There is a further, and I would suggest even more important, consideration with regard to interest rates.  The ‘risk free rate of return’ (“ROR”) is an integral component of most financial models and calculations.  What exactly the ROR is and how it is measured is subject to some arcane debates amongst economists.  However the simplest explanation is probably the best.  It is the benefit of doing nothing with your money or put another way the opportunity cost of doing something with your money.  Will I leave my money in the bank ‘risk free’ and collect the interest or will I under write that man’s car insurance, or that lady’s life assurance or do a multitude of other things with my money?

The three month London Inter-Bank Offered Rate in dollars/ Euro etc. is most often used as the ROR.  The ROR is input into financial investment models and financial calculators. Therefore the mathematically-derived fair value of investment assets and financial services is directly dependent on interest rates.  Low interest rates (ROR) skew the theoretical ‘fair value’ of stocks, property and bonds higher.  Equally a low ROR lowers the price of financial services like car leases, insurance, consumer loans and mortgages etc.

Central banks have crushed the ROR down to a tiny fraction of 1%.   Retail and wholesale financial services are being sold at artificially low rates.  Our almost zero-valued ROR is elevating stock, property and bond prices.

Interest rates are not emitting the correct signals to markets or to the wider economy and this is leading to several severe distortions.  Although this may appear to be a subtle argument it is nonetheless very important.   It is difficult to over-estimate the corrosive effect this is having in our markets.   Think of the stealth and elusiveness with which cheap money oozed into the Irish economy after we adopted the euro.  It touched every aspect of Irish economic life.  Asset prices went up and retail financial service prices went down.  Irish households made countless spending and saving decisions while being buffeted by the warm and enchanting off shore breeze of easy money.  Small businesses and large businesses filled their sails with the same consistent steady winds and steadied their tiller toward expansion.   The Irish aren’t stupid or no more so than anywhere else.  We pointed at some overpriced properties from time to time.  But it was hard for anyone to imagine how widespread and pervasive the effect easy money was having on the Irish economy and the Irish psyche.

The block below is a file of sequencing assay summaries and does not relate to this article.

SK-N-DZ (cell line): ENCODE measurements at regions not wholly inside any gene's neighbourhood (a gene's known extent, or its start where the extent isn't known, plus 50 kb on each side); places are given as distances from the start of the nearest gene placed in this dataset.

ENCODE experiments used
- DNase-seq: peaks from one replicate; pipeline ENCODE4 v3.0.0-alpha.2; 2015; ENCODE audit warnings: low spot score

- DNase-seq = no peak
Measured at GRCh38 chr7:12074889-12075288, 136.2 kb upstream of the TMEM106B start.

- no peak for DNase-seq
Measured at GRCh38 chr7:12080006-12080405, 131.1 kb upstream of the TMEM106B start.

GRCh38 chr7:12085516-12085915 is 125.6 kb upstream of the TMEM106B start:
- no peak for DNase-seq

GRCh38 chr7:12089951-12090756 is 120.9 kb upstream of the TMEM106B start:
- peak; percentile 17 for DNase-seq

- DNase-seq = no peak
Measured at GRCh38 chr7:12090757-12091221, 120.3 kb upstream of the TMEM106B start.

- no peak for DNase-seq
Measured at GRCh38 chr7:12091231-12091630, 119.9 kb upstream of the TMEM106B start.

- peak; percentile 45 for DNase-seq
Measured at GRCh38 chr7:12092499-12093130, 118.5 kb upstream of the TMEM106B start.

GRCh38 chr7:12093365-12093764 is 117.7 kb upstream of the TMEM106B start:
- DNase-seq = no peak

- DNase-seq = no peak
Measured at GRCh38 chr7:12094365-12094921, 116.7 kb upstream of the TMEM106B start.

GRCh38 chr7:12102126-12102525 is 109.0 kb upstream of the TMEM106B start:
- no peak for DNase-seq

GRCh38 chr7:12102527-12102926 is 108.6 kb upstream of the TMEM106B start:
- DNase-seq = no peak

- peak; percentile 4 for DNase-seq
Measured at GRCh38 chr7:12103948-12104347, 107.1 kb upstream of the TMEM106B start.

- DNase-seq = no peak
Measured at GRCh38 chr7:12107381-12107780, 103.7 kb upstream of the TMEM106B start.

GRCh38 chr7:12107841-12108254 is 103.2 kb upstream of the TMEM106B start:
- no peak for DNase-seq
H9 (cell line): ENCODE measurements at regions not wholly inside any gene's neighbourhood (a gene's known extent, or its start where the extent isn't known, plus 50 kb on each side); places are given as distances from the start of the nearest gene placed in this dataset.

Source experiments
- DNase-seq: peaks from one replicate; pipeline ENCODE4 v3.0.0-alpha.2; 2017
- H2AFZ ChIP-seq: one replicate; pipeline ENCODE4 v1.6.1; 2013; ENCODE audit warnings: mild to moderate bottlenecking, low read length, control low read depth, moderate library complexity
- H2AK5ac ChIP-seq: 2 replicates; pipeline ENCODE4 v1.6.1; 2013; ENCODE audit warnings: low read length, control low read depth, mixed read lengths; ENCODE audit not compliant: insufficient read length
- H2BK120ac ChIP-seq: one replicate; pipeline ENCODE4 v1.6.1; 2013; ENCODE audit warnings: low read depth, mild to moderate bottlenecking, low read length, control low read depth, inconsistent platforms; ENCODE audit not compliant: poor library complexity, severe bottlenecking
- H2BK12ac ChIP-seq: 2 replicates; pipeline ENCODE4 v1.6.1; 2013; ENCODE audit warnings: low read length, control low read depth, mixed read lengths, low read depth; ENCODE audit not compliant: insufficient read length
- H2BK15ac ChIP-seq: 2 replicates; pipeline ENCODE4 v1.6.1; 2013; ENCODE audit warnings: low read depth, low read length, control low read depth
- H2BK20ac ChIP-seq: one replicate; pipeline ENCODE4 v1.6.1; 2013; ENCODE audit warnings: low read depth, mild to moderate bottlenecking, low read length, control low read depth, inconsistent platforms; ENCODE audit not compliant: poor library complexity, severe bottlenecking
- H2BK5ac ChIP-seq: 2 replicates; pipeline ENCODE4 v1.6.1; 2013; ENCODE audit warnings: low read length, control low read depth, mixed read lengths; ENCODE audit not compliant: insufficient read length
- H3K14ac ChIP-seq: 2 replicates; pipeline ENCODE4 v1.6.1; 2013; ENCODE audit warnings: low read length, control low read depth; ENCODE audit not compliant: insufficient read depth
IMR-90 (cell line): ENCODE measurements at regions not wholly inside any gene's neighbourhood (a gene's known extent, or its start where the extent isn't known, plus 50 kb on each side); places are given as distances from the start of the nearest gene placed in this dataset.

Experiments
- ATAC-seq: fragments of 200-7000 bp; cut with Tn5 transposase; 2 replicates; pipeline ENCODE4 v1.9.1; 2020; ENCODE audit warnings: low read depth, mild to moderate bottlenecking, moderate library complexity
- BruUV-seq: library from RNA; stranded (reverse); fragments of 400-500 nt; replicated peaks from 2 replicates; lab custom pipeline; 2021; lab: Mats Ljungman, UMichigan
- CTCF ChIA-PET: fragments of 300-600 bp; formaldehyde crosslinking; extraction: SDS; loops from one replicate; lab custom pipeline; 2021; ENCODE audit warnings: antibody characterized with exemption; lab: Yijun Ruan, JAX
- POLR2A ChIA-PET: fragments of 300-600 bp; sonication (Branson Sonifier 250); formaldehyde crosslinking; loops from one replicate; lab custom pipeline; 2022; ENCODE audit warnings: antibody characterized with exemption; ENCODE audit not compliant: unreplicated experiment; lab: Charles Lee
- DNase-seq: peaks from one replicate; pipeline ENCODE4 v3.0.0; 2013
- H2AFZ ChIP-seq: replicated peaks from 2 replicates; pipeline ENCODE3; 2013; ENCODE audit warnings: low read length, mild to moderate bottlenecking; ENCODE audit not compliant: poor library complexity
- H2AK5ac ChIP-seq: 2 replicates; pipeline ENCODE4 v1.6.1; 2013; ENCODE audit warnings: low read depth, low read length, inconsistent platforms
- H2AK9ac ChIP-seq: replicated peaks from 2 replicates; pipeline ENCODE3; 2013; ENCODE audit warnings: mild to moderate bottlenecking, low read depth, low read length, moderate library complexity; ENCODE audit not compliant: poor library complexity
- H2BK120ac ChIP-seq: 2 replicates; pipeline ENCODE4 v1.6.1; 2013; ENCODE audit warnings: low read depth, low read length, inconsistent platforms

What happened in Ireland is happening throughout North America, Europe and Japan now.


The price of credit should be negotiated in the market place between the buyers (borrowers) and sellers (lenders) of credit.   In market jargon this process is called ‘price discovery’. At present the price of credit is administered by our central planners in government.  History teaches us two things about centrally planned prices.  Firstly, the more planned a price the less likely it is to be a true or fair price.  Secondly, price controls mandated by government have a zero percent chance of achieving their long-term objectives.

Average or conventional investors have no idea what their investment portfolio would look like in a world of 7% interest.  Being less inquisitive they probably don’t want to even think about it.  They don’t realize that the market for interest rates has been ‘socialized’.   Perhaps they don’t want to see themselves as government social welfare recipients.  It is an uncomfortable thought – are the asset prices in my portfolio high because the government is suppressing interest rates?  How long more can this go on for?

I will leave you with a final comment from the former ECB chief economist Jurgen Stark -

“It’s a crazy world: the big central banks are suspending the market….”

Read part II - Will The Market for Rates Re-Assert Itself?